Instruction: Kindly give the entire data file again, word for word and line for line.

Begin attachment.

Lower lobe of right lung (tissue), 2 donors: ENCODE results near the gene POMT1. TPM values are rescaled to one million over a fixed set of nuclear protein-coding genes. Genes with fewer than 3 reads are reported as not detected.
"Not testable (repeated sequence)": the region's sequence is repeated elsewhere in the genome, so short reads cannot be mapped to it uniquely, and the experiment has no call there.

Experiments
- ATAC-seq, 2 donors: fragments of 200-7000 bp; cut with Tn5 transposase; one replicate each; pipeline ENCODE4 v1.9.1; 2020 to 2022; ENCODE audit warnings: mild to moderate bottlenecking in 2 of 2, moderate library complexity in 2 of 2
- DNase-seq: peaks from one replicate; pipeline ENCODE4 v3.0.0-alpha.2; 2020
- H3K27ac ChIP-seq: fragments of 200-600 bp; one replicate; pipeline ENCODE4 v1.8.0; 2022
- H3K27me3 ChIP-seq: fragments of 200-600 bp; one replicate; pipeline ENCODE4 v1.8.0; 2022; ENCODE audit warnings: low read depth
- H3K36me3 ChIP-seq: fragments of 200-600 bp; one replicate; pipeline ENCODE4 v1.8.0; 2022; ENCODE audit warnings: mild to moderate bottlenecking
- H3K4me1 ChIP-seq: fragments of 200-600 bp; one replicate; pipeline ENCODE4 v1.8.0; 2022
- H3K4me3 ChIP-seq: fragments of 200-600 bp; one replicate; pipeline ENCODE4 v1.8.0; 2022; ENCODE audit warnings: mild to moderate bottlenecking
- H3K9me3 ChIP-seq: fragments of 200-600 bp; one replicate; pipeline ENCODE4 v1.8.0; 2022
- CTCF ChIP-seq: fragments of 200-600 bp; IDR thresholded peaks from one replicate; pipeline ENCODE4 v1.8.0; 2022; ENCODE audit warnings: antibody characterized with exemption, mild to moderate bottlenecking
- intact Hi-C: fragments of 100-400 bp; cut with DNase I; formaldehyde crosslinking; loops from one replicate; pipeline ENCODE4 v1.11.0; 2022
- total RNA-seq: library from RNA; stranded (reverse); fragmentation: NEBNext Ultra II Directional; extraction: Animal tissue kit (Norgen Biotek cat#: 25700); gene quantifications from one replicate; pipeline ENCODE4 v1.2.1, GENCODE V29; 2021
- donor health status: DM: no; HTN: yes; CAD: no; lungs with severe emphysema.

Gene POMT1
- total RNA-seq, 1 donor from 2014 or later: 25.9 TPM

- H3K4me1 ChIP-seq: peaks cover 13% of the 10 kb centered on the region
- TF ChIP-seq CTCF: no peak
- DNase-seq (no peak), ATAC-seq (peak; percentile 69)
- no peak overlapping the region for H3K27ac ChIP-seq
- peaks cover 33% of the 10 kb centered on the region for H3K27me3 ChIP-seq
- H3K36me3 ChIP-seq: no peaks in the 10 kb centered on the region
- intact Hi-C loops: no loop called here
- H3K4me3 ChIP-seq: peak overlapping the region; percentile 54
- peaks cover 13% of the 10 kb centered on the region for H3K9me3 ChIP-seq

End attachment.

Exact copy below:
Lower lobe of right lung (tissue), 2 donors: ENCODE results near the gene POMT1. TPM values are rescaled to one million over a fixed set of nuclear protein-coding genes. Genes with fewer than 3 reads are reported as not detected.
"Not testable (repeated sequence)": the region's sequence is repeated elsewhere in the genome, so short reads cannot be mapped to it uniquely, and the experiment has no call there.

Experiments
- ATAC-seq, 2 donors: fragments of 200-7000 bp; cut with Tn5 transposase; one replicate each; pipeline ENCODE4 v1.9.1; 2020 to 2022; ENCODE audit warnings: mild to moderate bottlenecking in 2 of 2, moderate library complexity in 2 of 2
- DNase-seq: peaks from one replicate; pipeline ENCODE4 v3.0.0-alpha.2; 2020
- H3K27ac ChIP-seq: fragments of 200-600 bp; one replicate; pipeline ENCODE4 v1.8.0; 2022
- H3K27me3 ChIP-seq: fragments of 200-600 bp; one replicate; pipeline ENCODE4 v1.8.0; 2022; ENCODE audit warnings: low read depth
- H3K36me3 ChIP-seq: fragments of 200-600 bp; one replicate; pipeline ENCODE4 v1.8.0; 2022; ENCODE audit warnings: mild to moderate bottlenecking
- H3K4me1 ChIP-seq: fragments of 200-600 bp; one replicate; pipeline ENCODE4 v1.8.0; 2022
- H3K4me3 ChIP-seq: fragments of 200-600 bp; one replicate; pipeline ENCODE4 v1.8.0; 2022; ENCODE audit warnings: mild to moderate bottlenecking
- H3K9me3 ChIP-seq: fragments of 200-600 bp; one replicate; pipeline ENCODE4 v1.8.0; 2022
- CTCF ChIP-seq: fragments of 200-600 bp; IDR thresholded peaks from one replicate; pipeline ENCODE4 v1.8.0; 2022; ENCODE audit warnings: antibody characterized with exemption, mild to moderate bottlenecking
- intact Hi-C: fragments of 100-400 bp; cut with DNase I; formaldehyde crosslinking; loops from one replicate; pipeline ENCODE4 v1.11.0; 2022
- total RNA-seq: library from RNA; stranded (reverse); fragmentation: NEBNext Ultra II Directional; extraction: Animal tissue kit (Norgen Biotek cat#: 25700); gene quantifications from one replicate; pipeline ENCODE4 v1.2.1, GENCODE V29; 2021
- donor health status: DM: no; HTN: yes; CAD: no; lungs with severe emphysema.

Gene POMT1
- total RNA-seq, 1 donor from 2014 or later: 25.9 TPM

- H3K4me1 ChIP-seq: peaks cover 13% of the 10 kb centered on the region
- TF ChIP-seq CTCF: no peak
- DNase-seq (no peak), ATAC-seq (peak; percentile 69)
- no peak overlapping the region for H3K27ac ChIP-seq
- peaks cover 33% of the 10 kb centered on the region for H3K27me3 ChIP-seq
- H3K36me3 ChIP-seq: no peaks in the 10 kb centered on the region
- intact Hi-C loops: no loop called here
- H3K4me3 ChIP-seq: peak overlapping the region; percentile 54
- peaks cover 13% of the 10 kb centered on the region for H3K9me3 ChIP-seq